Until the morning everything changes. Justin seems to see her, to want to be with her for the first time, and they share a perfect day—a perfect day Justin doesn’t remember the next morning. Confused, depressed, and desperate for another day as great as that one, Rhiannon starts questioning everything. Then, one day, a stranger tells her that the Justin she spent that day with, the one who made her feel like a real person…wasn’t Justin at all.
  In this enthralling companion to his New York Times bestseller Every Day, David Levithan tells Rhiannon’s side of the story as she seeks to discover the truth about love and how it can change you.
 


Review: In Every Day we explored the universality of love through a gender neutral character named A who inhabits a different body every day. In one of these bodies A was Rhiannon's boyfriend named Justin and they two spent a wonderful day together. Unexpectedly A fell in love with Rhiannon and has tried to pursue a relationship with her, which has been further complicated by A's constantly changing state.
  Another Day recalls this same event, however, we are now seeing things through Rhiannon's point of view. Throughout the book Rhiannon inquires what makes a relationship valuable. One of my main criticisms about Everyday was the lack of character development of Rhiannon. I never understood what was about her that captivated A. This time around I felt I had a better understanding of her, but I didn't really like her as a character.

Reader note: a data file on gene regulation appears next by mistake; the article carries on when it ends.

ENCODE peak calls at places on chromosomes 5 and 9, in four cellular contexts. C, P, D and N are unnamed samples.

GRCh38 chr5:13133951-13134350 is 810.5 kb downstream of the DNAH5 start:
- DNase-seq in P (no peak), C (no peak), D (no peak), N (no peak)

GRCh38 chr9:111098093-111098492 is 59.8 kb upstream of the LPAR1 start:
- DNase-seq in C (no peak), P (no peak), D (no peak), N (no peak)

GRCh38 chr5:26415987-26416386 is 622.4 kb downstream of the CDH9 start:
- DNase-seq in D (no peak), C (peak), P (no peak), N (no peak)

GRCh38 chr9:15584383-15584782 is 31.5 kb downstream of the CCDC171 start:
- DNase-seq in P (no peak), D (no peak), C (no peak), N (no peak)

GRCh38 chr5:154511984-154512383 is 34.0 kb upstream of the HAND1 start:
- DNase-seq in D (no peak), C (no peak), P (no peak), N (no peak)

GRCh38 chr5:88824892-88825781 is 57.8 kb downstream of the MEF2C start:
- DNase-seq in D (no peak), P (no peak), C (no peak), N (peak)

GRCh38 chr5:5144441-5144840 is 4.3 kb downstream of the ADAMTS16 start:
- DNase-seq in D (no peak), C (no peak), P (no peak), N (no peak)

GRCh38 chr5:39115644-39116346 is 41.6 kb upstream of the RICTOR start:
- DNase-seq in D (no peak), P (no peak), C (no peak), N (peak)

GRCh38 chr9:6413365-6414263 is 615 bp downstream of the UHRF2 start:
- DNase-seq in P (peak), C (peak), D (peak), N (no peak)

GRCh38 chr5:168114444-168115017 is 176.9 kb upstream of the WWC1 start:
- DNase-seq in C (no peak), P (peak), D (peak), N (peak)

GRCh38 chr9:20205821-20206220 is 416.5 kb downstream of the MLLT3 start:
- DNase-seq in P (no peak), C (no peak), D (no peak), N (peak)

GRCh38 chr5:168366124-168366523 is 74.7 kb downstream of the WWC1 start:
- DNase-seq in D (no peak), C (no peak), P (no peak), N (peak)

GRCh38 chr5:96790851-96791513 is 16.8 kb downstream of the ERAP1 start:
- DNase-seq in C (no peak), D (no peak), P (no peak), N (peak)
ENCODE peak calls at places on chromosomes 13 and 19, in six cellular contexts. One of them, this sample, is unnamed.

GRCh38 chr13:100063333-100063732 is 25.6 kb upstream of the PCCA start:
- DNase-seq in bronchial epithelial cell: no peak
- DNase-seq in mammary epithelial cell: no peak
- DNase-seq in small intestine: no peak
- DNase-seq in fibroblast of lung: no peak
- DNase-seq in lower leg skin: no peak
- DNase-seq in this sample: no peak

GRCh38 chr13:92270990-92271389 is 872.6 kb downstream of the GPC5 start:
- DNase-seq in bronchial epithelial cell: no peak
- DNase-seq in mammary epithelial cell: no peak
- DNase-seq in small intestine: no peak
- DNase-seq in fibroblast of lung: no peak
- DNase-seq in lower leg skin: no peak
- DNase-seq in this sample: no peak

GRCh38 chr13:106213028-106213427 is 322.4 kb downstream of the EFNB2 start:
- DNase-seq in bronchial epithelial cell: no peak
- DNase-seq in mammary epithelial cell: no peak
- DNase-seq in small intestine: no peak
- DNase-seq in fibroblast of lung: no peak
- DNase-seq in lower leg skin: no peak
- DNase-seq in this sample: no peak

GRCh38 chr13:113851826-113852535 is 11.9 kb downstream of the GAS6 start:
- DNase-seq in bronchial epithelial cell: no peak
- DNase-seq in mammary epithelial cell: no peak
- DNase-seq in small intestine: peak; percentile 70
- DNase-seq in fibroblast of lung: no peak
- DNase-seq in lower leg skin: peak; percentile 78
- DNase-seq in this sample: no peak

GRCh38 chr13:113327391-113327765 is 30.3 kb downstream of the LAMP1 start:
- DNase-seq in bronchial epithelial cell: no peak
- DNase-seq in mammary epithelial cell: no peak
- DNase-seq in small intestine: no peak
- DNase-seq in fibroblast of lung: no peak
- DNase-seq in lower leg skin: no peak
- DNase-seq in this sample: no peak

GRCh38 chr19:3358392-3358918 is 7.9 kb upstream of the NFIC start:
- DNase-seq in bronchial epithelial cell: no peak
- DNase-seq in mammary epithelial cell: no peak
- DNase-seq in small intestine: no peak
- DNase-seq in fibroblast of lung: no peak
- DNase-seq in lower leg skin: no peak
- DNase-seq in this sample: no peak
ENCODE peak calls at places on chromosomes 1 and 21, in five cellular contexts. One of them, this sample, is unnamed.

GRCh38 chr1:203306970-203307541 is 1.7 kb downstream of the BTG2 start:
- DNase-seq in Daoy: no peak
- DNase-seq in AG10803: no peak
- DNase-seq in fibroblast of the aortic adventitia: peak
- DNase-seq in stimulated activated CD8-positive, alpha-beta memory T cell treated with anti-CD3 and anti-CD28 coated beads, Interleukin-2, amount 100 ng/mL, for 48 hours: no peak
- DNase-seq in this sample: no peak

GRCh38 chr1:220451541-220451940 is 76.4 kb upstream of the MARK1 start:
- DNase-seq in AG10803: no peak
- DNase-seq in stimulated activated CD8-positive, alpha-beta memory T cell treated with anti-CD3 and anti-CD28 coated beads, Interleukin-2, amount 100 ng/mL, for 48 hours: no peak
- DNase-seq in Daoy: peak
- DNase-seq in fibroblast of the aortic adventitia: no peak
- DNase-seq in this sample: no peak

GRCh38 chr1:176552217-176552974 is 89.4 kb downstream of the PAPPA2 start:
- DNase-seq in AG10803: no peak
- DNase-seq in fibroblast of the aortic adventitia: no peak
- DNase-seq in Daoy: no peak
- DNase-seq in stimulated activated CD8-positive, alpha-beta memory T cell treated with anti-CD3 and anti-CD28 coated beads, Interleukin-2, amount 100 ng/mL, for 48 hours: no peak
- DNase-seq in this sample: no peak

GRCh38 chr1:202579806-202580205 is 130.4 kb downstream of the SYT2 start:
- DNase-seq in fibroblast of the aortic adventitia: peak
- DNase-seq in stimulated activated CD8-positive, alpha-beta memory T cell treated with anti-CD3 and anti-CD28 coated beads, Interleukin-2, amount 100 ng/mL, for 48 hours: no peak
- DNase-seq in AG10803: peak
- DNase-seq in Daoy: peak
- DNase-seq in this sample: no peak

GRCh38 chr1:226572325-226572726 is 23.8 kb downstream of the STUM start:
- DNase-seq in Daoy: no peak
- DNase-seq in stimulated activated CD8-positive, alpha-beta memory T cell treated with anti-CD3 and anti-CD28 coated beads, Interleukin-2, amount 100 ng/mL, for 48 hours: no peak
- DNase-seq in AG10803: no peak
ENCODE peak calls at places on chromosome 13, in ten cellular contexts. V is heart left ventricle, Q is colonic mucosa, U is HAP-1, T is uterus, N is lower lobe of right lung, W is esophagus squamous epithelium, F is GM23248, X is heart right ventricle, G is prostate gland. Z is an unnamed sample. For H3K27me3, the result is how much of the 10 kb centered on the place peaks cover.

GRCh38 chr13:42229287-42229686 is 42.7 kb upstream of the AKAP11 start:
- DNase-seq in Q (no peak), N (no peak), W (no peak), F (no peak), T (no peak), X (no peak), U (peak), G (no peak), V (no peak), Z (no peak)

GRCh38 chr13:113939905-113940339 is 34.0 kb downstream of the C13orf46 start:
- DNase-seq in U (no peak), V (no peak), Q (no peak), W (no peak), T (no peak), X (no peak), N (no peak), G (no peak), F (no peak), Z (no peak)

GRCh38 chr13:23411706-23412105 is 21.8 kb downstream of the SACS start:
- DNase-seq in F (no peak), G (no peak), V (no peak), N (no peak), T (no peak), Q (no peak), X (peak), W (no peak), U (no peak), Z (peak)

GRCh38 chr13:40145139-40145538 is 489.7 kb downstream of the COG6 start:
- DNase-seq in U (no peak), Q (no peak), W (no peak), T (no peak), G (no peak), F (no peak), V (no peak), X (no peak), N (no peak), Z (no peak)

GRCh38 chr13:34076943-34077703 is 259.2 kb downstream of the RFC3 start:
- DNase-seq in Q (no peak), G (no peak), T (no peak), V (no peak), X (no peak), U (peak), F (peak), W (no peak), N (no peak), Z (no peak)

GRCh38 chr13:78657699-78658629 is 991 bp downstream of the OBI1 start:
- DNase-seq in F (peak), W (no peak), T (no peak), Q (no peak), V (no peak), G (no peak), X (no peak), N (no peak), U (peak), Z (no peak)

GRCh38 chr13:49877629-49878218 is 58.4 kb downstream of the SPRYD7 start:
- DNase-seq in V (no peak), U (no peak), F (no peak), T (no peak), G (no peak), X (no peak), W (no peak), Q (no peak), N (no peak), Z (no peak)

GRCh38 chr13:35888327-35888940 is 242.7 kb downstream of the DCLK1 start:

In the beginning Rhiannon is a codependent person who uses her rocky relationship with her acerbic boyfriend, Justin, to define herself. While she craves intimacy and emotional attentiveness, he wants distance and wants to hangout or in other words fool around, which feel cold and mechanical. It is clear to everyone around her and indubitable to even to Rhiannon in heart of hearts, that her relationship with Justin is doomed yet her fear to be alone eclipses her logic and it is what keeps her at Justin's side.
 While it was hard seeing Rhiannon defend Justin at his worst moments to her friends and even chastising herself from demanding things that is her right from her boyfriend, I did like how Rhiannon slowly comes into her own person after she encounters A and acknowledges her own needs and desires. With A's constant changing of human bodies from boy to girl, various body types, and backgrounds, Rhiannon has the emotional intimacy that she craves, but can't have the physical relationship that she wants with A. There is a nice contrast between the idealistic world that A would love to live in in which Rhiannon would love him regardless of who A is and the realistic world that Rhiannon has firmly placed her feet on in which she is only attracted to males of a particular type, however, this discussion seems to go on endless circles in Another Day and it began to feel a bit tedious. Readers who have read Every Day will recognize several scenes in Another Day, however the tone is a bit different.